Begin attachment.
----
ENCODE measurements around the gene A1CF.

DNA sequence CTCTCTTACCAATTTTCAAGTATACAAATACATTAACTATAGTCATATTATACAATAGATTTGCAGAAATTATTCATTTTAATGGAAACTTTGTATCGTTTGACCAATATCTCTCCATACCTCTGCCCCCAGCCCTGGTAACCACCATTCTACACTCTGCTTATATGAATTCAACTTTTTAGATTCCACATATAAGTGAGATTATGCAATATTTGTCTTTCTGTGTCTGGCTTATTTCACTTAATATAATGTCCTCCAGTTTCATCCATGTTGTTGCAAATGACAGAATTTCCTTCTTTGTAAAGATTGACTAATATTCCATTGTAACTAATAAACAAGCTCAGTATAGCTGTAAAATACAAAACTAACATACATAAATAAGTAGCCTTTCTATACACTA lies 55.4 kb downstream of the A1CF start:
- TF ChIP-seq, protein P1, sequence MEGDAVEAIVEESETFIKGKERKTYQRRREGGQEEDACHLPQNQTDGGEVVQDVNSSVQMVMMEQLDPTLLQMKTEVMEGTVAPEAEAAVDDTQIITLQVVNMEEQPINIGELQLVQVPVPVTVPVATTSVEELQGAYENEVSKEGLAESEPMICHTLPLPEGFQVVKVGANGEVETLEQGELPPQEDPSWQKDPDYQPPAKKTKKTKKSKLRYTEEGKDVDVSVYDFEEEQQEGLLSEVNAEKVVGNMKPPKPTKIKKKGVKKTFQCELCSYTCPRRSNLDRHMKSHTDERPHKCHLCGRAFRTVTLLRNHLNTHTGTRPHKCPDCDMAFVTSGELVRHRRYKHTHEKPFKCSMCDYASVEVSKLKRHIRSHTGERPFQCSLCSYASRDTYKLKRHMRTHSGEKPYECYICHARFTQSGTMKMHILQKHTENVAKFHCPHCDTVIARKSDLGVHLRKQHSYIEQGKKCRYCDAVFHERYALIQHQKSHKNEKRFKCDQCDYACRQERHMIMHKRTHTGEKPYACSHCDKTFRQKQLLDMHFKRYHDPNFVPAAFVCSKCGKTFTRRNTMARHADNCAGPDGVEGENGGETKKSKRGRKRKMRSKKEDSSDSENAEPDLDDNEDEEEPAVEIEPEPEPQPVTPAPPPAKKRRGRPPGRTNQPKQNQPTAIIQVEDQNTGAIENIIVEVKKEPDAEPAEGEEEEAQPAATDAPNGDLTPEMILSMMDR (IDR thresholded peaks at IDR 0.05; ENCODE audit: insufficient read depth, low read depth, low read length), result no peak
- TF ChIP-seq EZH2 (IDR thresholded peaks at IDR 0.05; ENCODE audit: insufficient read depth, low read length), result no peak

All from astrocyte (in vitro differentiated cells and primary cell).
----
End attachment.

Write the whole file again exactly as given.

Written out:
ENCODE measurements around the gene A1CF.

DNA sequence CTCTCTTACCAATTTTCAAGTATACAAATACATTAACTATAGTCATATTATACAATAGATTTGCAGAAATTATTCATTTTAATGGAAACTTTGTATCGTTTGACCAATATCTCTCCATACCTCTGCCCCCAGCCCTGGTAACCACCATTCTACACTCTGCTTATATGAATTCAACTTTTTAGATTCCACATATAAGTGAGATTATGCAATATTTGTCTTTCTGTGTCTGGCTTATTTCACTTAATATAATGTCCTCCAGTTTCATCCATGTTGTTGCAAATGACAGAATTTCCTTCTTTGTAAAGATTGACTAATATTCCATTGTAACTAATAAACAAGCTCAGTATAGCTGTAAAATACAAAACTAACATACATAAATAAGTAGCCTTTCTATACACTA lies 55.4 kb downstream of the A1CF start:
- TF ChIP-seq, protein P1, sequence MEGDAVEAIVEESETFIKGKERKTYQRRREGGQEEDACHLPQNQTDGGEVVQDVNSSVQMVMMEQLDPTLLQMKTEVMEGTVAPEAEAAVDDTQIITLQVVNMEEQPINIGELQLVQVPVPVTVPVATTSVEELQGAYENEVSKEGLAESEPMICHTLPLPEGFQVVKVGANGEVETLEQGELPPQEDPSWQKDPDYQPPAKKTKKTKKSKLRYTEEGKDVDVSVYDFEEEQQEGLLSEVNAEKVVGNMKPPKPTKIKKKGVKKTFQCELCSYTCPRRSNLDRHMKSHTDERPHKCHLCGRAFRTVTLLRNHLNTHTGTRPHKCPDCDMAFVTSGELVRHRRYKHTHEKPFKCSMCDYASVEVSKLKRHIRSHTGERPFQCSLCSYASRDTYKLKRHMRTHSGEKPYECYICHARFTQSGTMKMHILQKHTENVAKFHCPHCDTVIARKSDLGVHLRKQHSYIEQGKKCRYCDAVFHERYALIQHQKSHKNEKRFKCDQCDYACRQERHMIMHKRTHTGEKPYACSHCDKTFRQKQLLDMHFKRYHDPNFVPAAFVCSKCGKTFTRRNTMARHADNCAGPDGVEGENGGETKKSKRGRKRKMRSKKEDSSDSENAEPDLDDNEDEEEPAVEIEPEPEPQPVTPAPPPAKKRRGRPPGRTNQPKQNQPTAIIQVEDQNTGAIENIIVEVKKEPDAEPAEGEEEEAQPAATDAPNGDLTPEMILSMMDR (IDR thresholded peaks at IDR 0.05; ENCODE audit: insufficient read depth, low read depth, low read length), result no peak
- TF ChIP-seq EZH2 (IDR thresholded peaks at IDR 0.05; ENCODE audit: insufficient read depth, low read length), result no peak

All from astrocyte (in vitro differentiated cells and primary cell).